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'Enough is enough': Community begs for change after Butler High shooting

"It was a situation that should have never happened," Ashley Mewborn, the victim's mother said. "A child shouldn't have been able to walk in with a gun and be able to shoot my baby in his, just shoot him in his side and kill him."

MATTHEWS, N.C. — Last week, countless lives were changed forever when one Butler High School student killed another during a fight in the school hallway.

In the days to come, WCNC learned of the fight that led up to the fatal shot, how the stolen gun was retrieved and how the school reacted. Students returned to school on Thursday, but many say they still don’t feel safe as they mourn the loss of one of their own.

"It was a situation that should have never happened," Ashley Mewborn, the victim's mother said. "A child shouldn't have been able to walk in with a gun and be able to shoot my baby in his, just shoot him in his side and kill him."


Jatwan Cuffie admitted in court documents he was involved in a fight with others in the Harris Teeter parking lot near Margaret Wallace and Idlewild Road. Cuffie, 16, and a friend were reportedly fighting two teens. After a knife was pulled out, Cuffie told police he and his friend ran away.

While not directly involved in Friday’s fight, court documents say that 16-year-old Bobby McKeithen witnessed the fight.


According to court documents, after the fight, Cuffie told police he was talking to Jaylyn, who he fought. Cuffie asked him who he thought won the fight. Jaylyn reportedly said he didn’t know, and advised him to ask McKeithen.

According to Cuffie​​​, McKeithen thought Lucas had beaten Cuffie​​​​​​. Cuffie said he texted McKeithen that he only thought that since he was with the other guys involved.

Cuffie said AJ then called him, saying he wanted another fight in the Harris Teeter parking lot.

RELATED: School shooting stems from fight in store parking lot, suspect tells police


According to Cuffie, he believed he couldn’t fight at school. He texted AJ, “Bro do we have a problem?” AJ reportedly responded, “Do you still have a problem with me?”

Cuffie told police he responded that he wasn’t “tripping” anymore. Three hours later, he received a text saying AJ was planning to fight on Monday.

Cuffie later allegedly received a text from a friend, asking if he had any issues with McKeithen. Cuffie said he didn’t text back.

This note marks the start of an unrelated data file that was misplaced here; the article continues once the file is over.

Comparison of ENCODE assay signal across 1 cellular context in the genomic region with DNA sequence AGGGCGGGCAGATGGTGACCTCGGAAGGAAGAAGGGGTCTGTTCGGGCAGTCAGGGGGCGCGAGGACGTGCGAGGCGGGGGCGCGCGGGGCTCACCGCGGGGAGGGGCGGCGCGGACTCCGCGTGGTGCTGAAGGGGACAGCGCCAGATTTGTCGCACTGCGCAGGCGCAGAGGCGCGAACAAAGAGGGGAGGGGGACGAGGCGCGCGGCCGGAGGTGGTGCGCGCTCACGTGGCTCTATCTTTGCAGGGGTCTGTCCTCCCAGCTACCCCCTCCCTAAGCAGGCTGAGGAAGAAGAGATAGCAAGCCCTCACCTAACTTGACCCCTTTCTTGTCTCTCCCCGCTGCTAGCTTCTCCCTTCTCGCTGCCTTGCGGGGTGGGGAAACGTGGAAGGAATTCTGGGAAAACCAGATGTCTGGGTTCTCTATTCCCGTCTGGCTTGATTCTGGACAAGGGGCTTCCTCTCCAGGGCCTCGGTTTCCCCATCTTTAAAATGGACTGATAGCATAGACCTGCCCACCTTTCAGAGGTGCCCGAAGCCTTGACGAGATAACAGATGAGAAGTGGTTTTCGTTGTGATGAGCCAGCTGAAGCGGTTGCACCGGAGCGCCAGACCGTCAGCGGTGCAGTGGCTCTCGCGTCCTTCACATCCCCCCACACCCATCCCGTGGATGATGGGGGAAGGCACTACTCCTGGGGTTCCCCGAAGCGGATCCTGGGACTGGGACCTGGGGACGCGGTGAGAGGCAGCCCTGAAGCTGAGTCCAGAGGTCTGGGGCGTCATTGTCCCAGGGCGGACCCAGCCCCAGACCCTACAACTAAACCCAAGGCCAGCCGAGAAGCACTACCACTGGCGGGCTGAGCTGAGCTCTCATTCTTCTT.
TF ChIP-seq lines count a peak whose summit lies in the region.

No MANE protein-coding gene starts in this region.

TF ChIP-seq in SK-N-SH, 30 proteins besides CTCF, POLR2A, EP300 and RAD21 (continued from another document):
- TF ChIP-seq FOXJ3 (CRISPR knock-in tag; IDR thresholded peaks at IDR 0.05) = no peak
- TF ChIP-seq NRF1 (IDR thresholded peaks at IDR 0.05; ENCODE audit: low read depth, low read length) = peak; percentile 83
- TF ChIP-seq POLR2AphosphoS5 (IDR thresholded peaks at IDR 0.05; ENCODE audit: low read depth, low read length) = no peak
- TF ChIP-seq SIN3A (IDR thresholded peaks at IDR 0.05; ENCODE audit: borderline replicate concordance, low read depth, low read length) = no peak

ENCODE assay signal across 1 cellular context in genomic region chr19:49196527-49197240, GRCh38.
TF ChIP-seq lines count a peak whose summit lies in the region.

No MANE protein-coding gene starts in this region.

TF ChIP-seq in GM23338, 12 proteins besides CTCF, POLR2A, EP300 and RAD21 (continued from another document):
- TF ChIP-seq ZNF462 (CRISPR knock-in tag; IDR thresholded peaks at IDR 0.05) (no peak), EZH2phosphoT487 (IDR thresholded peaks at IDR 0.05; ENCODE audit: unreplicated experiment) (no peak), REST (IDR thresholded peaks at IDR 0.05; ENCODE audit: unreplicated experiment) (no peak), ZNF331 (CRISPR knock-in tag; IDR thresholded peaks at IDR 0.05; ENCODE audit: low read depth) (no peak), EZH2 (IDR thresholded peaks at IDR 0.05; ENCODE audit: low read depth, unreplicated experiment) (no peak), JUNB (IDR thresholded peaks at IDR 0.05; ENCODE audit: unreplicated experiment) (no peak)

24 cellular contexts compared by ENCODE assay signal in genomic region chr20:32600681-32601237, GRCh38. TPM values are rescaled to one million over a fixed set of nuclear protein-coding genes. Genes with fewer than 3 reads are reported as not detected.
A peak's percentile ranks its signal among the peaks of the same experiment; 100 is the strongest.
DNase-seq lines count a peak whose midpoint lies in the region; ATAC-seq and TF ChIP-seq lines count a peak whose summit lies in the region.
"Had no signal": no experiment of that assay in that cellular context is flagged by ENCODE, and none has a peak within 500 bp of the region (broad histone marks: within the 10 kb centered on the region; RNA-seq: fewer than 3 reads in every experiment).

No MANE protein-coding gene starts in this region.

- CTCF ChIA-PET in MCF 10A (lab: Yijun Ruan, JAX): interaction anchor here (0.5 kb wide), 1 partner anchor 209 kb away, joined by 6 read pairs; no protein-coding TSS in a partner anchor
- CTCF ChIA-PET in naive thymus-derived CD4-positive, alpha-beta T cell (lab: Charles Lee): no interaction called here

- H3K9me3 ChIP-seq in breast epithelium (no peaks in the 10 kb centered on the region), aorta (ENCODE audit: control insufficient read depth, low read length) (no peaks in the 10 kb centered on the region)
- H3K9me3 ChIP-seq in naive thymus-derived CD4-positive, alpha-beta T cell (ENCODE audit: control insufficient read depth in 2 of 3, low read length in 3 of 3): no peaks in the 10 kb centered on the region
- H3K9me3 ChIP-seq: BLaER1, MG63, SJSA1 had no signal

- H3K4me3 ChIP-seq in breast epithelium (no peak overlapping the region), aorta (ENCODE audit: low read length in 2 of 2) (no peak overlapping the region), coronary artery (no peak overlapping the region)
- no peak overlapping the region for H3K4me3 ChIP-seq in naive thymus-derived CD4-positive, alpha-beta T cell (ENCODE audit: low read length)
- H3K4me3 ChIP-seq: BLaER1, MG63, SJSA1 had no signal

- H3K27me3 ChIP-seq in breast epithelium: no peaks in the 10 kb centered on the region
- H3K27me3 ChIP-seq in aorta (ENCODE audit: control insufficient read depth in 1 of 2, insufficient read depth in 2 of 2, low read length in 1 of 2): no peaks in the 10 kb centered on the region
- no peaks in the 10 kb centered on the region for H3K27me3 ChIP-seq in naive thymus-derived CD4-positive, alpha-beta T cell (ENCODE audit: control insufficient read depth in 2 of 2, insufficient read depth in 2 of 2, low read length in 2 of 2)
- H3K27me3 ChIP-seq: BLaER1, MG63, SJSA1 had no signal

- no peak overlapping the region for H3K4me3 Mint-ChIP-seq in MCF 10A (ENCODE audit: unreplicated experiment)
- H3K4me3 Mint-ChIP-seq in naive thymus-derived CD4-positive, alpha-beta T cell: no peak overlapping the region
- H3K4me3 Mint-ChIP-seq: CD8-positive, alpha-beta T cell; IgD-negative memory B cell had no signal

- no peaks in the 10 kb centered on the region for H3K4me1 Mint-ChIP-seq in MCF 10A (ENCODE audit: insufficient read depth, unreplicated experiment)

Monday morning, Cuffie told police he went into the woods to retrieve a gun “for protection.”

According to Cuffie​​​​​, he was “praying that they wouldn’t mess with him.” He put the gun in his pocket and walked to the school bus.

Once he got to school, Cuffie told officials he stood in a corner. He said he then spotted McKeithen, who allegedly punched Cuffie in the left side of his face.

According to court documents, Cuffie told police he put his arm up to protect himself, then grabbed the gun from his pocket and shot McKeithen once.

Cuffie told police he then grabbed the gun. Not seeing any blood, he said he thought he missed McKeithen the first time.

He was allegedly going to shoot again to scare McKeithen, but instead ran into a classroom and told a teacher he “didn’t want to do it.”

Shortly after, police arrived.

Students were placed under a lockdown until the scene was cleared. Parents, who largely found out about the events from their frightened children, gathered at a nearby church and later demanded the release of their children.

At least one student was suspended for trying to escape during the lockdown. Dr. Wilcox later defended the school’s decision to lockdown and keep kids on campus, saying the "decision to keep students on campus and in class was motivated by one goal: to keep students safe until transportation could be arranged with their families."

RELATED: Fatal shooting at North Carolina high school began with bullying that escalated out of control'


Cuffee made his first court appearance Tuesday afternoon. The freshman is facing first-degree murder charges in the death of classmate McKeithen.

He was denied bond by a judge and given a court-appointed attorney.

As his family wiped back tears, Cuffie remained silent in the courtroom. His uncle reiterated his nephew was a victim of bullying at Butler High.

According to police, Cuffie used a stolen gun to shoot and kill McKeithen as the two fought in the hallway.

Cuffie will be back in court for another bond hearing on November 7.